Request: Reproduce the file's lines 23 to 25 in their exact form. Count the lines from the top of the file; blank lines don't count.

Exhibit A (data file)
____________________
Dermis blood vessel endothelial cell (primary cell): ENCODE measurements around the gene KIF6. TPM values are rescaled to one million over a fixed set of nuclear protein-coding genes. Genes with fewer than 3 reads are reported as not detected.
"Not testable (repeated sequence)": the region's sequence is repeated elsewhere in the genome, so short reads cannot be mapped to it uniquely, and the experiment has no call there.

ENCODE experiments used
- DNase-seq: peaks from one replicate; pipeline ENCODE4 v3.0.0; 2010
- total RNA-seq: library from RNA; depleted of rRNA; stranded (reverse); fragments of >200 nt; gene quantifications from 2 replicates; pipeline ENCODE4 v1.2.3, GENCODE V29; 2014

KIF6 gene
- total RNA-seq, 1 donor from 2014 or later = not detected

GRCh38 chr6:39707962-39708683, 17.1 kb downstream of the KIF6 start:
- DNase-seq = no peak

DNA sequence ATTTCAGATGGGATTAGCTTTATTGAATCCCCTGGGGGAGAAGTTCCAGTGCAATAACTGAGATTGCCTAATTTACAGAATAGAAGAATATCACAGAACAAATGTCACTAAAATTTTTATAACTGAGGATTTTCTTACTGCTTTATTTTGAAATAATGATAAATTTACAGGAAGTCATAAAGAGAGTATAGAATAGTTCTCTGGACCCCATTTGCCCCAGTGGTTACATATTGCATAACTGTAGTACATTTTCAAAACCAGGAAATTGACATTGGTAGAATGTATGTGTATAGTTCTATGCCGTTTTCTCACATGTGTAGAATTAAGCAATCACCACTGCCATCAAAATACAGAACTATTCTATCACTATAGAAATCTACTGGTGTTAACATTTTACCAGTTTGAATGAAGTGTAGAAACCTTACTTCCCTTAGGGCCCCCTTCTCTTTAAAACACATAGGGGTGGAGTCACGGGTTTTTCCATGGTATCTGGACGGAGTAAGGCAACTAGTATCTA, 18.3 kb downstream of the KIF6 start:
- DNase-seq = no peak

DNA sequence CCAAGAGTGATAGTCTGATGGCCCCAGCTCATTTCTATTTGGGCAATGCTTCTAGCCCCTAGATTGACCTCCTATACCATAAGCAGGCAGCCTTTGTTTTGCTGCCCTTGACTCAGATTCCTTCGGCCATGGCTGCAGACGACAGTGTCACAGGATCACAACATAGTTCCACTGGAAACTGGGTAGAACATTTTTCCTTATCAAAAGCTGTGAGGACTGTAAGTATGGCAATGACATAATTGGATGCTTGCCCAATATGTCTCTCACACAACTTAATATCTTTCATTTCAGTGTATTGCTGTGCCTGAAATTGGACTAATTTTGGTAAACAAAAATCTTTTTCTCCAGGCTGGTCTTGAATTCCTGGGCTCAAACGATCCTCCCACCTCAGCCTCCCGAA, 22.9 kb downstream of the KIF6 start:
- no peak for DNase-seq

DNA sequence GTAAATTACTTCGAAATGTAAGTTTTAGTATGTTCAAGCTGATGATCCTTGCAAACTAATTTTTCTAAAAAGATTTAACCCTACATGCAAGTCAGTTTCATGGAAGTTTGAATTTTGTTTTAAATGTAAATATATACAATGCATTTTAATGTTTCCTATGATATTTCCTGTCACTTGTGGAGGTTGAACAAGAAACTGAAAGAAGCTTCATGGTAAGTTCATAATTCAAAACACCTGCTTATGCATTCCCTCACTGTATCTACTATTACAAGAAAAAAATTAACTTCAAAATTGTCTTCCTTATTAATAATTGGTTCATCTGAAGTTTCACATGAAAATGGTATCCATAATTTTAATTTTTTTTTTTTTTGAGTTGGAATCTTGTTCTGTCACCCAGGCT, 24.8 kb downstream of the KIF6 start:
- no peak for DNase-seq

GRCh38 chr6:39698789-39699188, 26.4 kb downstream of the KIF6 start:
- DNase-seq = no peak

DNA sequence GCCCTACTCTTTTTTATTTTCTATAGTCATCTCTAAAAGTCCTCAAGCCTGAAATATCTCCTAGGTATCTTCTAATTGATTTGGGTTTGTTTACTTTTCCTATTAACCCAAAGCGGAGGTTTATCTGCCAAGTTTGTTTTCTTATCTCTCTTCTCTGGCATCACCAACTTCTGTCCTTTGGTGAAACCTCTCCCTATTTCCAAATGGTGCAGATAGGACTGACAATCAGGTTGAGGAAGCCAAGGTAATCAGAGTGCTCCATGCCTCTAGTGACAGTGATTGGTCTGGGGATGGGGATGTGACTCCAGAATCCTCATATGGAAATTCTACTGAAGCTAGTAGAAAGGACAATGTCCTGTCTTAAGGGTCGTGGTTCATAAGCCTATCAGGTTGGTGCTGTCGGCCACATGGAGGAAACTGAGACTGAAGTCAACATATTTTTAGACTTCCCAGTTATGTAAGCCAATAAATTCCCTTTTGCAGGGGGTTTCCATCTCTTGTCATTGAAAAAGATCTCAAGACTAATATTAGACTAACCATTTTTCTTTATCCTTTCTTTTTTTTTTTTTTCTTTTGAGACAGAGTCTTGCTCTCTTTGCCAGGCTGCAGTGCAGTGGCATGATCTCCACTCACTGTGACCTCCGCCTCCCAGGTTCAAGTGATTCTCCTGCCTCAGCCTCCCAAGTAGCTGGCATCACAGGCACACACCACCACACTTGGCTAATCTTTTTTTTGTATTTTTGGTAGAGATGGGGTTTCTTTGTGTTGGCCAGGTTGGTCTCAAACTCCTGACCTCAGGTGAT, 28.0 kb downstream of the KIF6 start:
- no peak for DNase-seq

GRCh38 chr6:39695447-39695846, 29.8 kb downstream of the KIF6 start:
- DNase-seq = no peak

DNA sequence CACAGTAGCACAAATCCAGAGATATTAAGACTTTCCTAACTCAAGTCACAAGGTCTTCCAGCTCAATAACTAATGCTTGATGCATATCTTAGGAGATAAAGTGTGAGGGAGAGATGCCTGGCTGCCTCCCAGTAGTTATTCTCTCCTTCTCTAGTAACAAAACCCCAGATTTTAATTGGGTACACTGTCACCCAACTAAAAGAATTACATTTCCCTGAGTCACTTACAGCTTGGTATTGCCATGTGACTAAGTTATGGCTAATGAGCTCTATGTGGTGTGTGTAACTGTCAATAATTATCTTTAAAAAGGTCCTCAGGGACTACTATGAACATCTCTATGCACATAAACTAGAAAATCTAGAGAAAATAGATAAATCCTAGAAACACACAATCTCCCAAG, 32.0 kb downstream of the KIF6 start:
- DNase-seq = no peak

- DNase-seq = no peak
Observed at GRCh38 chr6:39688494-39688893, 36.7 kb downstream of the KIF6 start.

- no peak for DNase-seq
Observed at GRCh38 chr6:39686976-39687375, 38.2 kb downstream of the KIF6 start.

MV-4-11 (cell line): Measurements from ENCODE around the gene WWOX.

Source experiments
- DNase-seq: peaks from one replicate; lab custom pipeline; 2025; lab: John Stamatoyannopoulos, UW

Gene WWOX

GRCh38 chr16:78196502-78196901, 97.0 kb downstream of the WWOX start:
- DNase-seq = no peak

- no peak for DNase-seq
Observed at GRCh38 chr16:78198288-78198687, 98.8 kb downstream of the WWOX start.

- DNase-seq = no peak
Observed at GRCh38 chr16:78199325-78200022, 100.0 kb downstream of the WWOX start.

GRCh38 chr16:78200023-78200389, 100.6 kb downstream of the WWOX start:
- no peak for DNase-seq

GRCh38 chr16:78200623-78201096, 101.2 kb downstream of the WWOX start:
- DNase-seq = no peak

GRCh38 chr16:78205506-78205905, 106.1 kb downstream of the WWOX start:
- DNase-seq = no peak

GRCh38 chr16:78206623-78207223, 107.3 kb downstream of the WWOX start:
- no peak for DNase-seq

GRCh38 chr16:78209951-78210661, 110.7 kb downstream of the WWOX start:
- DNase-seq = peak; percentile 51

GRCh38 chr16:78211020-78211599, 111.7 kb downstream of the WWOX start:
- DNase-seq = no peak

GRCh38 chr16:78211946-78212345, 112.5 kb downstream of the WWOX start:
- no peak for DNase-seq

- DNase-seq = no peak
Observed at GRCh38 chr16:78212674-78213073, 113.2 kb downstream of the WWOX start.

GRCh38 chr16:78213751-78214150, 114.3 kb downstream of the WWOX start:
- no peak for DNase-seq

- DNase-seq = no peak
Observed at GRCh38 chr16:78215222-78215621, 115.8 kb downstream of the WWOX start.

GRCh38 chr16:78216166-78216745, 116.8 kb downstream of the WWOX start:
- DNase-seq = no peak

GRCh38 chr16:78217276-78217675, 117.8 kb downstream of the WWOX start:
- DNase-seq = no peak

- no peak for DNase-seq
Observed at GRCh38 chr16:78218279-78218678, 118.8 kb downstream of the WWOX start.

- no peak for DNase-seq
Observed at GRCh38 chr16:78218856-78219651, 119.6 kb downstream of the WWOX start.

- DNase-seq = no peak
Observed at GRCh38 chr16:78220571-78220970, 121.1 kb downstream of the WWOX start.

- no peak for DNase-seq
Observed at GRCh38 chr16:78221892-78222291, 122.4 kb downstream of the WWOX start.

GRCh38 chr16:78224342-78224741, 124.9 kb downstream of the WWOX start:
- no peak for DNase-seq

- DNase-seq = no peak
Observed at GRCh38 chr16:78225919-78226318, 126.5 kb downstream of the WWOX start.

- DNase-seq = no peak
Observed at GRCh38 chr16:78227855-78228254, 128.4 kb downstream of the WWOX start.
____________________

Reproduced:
- DNase-seq = no peak

- DNase-seq = no peak
Observed at GRCh38 chr6:39688494-39688893, 36.7 kb downstream of the KIF6 start.